Physician Burnout and Stress Now Reaching Critical Levels

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Recent studies show that physician stress increased dramatically over the past twenty years and now substantially affects the cost and quality of patient care.

Physician stress increased dramatically over the past twenty years. In spite of achieving career and financial success, today's physicians are stressed and overworked, often losing sight of their career goals and personal ambitions. The resulting frustration, anger, restlessness, and exhaustion are known as physician burnout and adversely affect the quality and costs of patient care.

"There is a growing body of scientific evidence that leading a balanced, integrated life is integral to preventing physician burnout. Furthermore, evidence also indicates that physician satisfaction is a significant contributor to patient satisfaction," said Howard Silverman MD MS.

Survey results suggest that levels of professional dissatisfaction among physicians have doubled in only a few decades. In 1973, less than 15 percent of several thousand practicing physicians reported any doubts that they had made the correct career choice. In contrast, surveys administered within the past 10 years have shown that 30 to 40 percent of practicing physicians would not choose to enter the medical profession if they were deciding on a career again, and an even higher percentage would not encourage their children to pursue a medical career.

Other studies have found that a physician's self-reported satisfaction was strongly linked to patient satisfaction. Patients of physicians who rated themselves as being very or extremely satisfied with their work were found to be more satisfied with their care. Similar studies have found that patients of physicians who rated themselves as having high job satisfaction had greater levels of trust and confidence in their physicians.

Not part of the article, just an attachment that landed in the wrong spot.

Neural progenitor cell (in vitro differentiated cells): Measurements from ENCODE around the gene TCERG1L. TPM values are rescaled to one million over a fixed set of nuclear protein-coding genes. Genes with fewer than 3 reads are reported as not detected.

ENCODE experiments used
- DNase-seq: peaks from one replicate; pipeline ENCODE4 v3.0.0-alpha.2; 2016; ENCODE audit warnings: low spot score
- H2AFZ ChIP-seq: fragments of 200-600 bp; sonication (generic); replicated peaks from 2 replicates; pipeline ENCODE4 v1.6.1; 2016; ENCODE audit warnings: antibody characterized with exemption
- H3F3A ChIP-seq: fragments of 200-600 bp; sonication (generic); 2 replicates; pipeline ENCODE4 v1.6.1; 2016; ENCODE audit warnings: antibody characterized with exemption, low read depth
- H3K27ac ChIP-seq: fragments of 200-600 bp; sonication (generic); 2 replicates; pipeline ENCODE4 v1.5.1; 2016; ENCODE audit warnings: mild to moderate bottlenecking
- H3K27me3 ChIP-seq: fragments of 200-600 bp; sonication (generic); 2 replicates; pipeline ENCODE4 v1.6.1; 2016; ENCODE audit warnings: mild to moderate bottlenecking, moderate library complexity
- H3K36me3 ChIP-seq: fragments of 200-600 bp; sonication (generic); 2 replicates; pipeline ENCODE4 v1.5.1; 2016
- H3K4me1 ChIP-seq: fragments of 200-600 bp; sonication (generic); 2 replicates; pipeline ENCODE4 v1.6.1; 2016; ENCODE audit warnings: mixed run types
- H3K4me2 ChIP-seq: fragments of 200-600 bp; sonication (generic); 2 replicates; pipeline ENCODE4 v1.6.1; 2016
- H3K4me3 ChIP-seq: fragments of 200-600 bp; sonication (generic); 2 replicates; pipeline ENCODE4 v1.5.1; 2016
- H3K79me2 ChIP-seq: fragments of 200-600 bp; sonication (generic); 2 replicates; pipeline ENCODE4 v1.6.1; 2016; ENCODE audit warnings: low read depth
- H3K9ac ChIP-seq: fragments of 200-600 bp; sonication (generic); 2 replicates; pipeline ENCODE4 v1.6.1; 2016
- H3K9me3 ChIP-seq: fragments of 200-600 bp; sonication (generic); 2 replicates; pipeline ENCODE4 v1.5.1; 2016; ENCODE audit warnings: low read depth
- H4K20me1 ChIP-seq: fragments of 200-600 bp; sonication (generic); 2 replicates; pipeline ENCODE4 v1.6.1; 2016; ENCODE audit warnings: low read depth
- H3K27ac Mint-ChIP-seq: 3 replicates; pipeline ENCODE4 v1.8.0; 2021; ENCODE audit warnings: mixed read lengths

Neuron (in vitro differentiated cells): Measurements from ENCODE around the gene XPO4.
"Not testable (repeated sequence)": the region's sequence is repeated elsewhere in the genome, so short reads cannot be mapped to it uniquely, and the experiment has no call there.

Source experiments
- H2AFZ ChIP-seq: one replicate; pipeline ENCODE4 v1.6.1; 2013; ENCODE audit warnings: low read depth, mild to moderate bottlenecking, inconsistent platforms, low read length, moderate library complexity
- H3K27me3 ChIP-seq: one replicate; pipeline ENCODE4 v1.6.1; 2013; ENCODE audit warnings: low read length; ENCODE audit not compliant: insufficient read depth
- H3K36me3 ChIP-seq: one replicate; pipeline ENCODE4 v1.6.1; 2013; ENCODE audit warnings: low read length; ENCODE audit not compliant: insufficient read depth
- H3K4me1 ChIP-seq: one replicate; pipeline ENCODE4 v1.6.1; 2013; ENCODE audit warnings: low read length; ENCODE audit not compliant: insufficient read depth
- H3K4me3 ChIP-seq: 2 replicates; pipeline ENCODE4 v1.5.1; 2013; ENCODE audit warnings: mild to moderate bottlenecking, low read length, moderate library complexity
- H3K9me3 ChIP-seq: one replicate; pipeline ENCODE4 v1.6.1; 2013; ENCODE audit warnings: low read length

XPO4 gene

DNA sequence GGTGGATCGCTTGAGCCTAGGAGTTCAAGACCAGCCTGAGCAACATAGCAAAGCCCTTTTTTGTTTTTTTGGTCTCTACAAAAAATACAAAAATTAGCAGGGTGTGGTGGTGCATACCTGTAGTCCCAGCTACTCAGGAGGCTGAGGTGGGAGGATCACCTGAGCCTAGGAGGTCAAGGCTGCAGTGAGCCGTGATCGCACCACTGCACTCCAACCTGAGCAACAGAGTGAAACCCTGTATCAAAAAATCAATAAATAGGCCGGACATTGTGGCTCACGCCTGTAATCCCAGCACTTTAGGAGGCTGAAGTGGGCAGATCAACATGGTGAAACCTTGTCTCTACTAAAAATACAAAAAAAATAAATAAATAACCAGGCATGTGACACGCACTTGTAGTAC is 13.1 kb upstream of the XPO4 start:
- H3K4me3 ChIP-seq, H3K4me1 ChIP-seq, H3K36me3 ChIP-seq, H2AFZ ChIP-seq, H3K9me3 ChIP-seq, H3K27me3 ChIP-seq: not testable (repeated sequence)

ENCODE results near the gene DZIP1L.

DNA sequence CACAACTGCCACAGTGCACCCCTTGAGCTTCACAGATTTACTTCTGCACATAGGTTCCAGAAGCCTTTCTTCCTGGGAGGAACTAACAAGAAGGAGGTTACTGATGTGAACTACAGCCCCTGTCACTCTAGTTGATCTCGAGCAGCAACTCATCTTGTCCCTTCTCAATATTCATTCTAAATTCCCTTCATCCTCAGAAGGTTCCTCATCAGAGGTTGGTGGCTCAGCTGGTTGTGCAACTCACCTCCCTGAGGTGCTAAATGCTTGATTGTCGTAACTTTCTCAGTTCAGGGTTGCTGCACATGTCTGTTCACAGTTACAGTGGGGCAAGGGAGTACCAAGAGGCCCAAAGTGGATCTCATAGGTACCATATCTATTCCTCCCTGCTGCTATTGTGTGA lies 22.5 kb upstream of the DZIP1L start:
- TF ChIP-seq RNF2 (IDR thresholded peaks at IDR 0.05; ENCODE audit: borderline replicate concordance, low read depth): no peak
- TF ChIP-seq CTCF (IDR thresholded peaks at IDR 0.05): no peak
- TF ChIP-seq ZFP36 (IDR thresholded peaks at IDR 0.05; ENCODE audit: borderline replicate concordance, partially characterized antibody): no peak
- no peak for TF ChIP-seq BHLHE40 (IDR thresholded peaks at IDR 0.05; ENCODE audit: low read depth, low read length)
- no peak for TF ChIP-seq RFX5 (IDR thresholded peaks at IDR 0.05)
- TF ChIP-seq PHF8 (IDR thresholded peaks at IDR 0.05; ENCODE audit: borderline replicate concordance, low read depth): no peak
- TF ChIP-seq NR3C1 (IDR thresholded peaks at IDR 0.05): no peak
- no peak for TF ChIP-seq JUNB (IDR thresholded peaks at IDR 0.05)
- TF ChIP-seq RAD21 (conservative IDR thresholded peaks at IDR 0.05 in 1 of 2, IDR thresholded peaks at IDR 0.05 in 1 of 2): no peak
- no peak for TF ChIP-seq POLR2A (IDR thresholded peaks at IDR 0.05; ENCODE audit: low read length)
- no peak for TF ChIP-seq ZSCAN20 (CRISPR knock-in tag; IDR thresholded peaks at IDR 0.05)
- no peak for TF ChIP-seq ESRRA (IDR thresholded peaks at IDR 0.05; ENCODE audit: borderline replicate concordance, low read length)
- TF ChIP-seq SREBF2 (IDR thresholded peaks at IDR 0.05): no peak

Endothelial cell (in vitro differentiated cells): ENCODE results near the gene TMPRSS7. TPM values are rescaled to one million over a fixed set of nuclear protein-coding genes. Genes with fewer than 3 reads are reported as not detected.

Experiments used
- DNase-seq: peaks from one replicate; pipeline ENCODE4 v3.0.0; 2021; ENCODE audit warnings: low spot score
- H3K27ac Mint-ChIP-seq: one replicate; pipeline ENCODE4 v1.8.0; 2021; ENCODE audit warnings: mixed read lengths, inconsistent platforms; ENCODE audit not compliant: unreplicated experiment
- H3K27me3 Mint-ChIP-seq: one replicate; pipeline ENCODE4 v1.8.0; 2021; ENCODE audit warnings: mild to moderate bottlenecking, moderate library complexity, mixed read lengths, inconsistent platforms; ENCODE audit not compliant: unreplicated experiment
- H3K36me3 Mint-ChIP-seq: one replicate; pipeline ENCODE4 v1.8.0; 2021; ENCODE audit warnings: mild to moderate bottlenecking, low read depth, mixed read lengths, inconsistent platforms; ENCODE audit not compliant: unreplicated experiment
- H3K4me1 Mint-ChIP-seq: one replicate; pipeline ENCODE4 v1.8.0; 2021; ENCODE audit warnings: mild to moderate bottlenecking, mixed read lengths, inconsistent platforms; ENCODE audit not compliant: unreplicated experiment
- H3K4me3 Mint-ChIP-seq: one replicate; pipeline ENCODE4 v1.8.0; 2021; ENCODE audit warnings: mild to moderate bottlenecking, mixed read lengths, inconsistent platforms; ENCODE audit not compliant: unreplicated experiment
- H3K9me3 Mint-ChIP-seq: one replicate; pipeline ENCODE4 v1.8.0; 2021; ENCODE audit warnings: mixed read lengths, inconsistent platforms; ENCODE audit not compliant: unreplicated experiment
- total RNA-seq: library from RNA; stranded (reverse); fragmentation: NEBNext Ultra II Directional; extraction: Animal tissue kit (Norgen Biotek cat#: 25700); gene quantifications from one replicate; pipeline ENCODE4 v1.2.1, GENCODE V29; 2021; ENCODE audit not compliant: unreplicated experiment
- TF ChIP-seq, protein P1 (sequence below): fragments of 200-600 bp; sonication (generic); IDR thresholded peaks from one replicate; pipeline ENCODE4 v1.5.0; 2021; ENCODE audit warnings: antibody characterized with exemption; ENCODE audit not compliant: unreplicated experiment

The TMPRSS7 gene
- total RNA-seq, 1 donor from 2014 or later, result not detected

In a recent study conducted by The Center for Health Futures in Orlando, Florida (Physician to Physician Satisfaction Study), the authors conclude that "variables related to physician satisfaction with their personal lives predicted levels of stress well beyond that accounted for by personal, demographic and work-related characteristics."

"I'm glad to see that there is increasing attention being given to this important issue by professional organizations such as the American Academy of Family Physicians who have invited me to speak on the subject at their upcoming 'Women's Health and Physician Wellness' conference in April," said Dr. Silverman.

About Howard Silverman MD MS
Dr. Howard Silverman is a Clinical Professor of Family and Community Medicine at the University of Arizona College of Medicine and Clinical Professor of Biomedical Informatics at Arizona State University. He is one of the founders of Grapevine Discovery, Inc. a company that developed the Grapevine Process® to assist physicians in developing a plan for achieving their own definition of a balanced, satisfying and fulfilling life. The CME certified program draws on the founders' skills in retreat and community interaction, adding emerging online distance education delivery systems. The distance education model coupled with retreats provides a realistic offering for clinicians who too often have sparring needs - overscheduled clinic days, administrative projects, family needs, and community obligations. For more information visit http://www.grapevinediscovery.com

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